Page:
What's left I can probably live with, and it's just as likely that it's just extra harshness introduced by the heavier OGTS donut. That's the trade-off for additional stiffness and less movement I guess. New u-joints might help. My theory is that the stiffer donut could be making any vibration in the old u-joints more noticeable.
 

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I had wondered if you just didn't quite get the u-joints seated correctly. I know on some types of driveshafts the really need to go back exactly like they came out.

I believe, as you, that the poly donut is part of the culprit. Are your spacer washers for the torque tube crossmember installed between the body and the crossmember?

Harold
 

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I had wondered if you just didn't quite get the u-joints seated correctly. I know on some types of driveshafts the really need to go back exactly like they came out.

I believe, as you, that the poly donut is part of the culprit. Are your spacer washers for the torque tube crossmember installed between the body and the crossmember?

Harold
I changed it back temporarily just to be sure, and vibration is definitely worse with u-joints in the original position. I was super careful to make sure the u-joints were seated properly as I also wondered if that could be my problem. I think I screwed up when I didn't mark the splines on both the yoke and the pinion shaft. They must be balanced as a unit. Anyway, I mostly only notice it now when accelerating in second gear, and it's more of a "rumble". Could be just an artifact of the heavier donut at this point,

Yes, the spacers are properly installed between the crossmember and the body.
 

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One cool tool that deals with vibs.
First second third harmonics ...say what?

BOSCH AA - Diagnostics OES - MTS 4100 NVH-Analyzer

Anyone know of the worm clamp trick?
I actually tried the worm clamp trick, although I had to do it on the front shaft only as obviously the rear one is inaccessible inside the torque tube. I tried it at 8 different positions (45 degree increments) and it was consistently worse no matter where the clamp compared to with the clamp removed.

I jacked the rear tires up and revved it up to an indicated 60 mph on the speedo, then I'd move the clamp and do it again. The butt-o-meter was the only measurement device I had, but I wouldn't mind one of those Bosch units if you're making your Christmas list up early this year. :yup:
 

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I jacked the rear tires up and revved it up to an indicated 60 mph on the speedo, then I'd move the clamp and do it again. The butt-o-meter was the only measurement device I had, but I wouldn't mind one of those Bosch units if you're making your Christmas list up early this year. :yup:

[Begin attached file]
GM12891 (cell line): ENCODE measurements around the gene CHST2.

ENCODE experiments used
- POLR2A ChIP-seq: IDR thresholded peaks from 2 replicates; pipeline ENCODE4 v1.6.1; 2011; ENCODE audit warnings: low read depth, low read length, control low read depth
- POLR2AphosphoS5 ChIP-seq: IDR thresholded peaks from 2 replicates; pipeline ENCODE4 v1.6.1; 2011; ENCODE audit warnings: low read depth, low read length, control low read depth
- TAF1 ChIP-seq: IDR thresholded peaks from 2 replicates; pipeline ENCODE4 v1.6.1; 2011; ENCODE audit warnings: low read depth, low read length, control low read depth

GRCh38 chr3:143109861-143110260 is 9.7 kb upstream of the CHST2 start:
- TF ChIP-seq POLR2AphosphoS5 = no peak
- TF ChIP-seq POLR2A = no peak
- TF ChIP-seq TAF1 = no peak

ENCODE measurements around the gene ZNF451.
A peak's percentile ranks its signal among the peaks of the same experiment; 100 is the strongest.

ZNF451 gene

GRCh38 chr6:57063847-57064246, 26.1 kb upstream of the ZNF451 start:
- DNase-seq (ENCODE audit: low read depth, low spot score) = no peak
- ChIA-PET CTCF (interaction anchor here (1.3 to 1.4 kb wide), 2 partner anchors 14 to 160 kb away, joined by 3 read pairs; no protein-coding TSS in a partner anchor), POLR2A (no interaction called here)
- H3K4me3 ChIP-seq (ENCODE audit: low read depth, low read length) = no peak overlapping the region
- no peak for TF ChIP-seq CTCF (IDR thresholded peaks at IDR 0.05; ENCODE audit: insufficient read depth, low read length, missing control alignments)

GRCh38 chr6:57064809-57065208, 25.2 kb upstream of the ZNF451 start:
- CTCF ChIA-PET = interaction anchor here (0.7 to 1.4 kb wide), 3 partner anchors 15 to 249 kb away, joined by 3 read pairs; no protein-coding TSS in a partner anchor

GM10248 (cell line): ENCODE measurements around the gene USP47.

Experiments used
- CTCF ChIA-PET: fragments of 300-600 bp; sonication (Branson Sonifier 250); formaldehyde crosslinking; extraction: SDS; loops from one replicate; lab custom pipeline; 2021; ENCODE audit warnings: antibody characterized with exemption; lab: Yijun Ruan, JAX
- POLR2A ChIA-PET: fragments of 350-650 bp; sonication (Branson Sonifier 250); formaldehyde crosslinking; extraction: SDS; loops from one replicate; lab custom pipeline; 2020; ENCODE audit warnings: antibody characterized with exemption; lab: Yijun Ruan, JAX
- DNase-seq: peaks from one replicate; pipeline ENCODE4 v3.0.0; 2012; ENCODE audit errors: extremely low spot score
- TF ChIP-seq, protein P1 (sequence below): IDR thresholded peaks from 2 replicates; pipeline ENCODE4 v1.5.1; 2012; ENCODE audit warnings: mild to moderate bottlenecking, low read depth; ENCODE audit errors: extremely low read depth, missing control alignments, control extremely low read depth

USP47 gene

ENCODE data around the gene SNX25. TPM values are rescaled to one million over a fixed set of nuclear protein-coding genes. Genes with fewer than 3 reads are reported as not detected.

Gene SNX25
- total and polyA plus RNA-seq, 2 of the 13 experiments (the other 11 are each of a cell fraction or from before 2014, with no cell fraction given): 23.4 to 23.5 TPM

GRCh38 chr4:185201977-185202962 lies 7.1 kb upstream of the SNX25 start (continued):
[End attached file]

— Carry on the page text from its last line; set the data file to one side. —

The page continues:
ROTF
What kind of misdirection is this?
The Butt-meter can be miscalibrated.
When this happens...backfires are very possible resulting in uneven power cycles.
Hope that this helps in some goofy way.
 

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Just wondering if you have a compression spring in the end of your driveshaft? hadn't seen it mentioned, keeps the torque tube assembly tight to the rear axle.
 

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Just wondering if you have a compression spring in the end of your driveshaft? hadn't seen it mentioned, keeps the torque tube assembly tight to the rear axle.
Yep, thanks Brad... it's there.
 

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rear vibration

Does anyone know what the correct torque is for the U bolts, I think they might be too tight. I have a slight vibration at high speed. ( more than the stock 4 speed) I just installed the getrag w/ a new driveshaft, & I was going to rotate the drive shaft 180* also to see if that helps. Thanks
 

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Does anyone know what the correct torque is for the U bolts, I think they might be too tight. I have a slight vibration at high speed. ( more than the stock 4 speed) I just installed the getrag w/ a new driveshaft, & I was going to rotate the drive shaft 180* also to see if that helps. Thanks
The drive shaft U bolts are weird in that you will stretch them before reaching torque.
It would be far more important to make sure they were tightened evenly than torqued to a certain number.

Over torquing them would just bind the bearing cap, at best. Leaving one end of the bolt longer than the other would cause an imbalance.

Rotating the driveline should be the first thing you think about.
 

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Ok, So when I rotate the drive shaft, just tighten the bolts evenly & snug w/ locking tabs, too keep from stressing the caps, or un-even pull on the caps. Thanks FO1981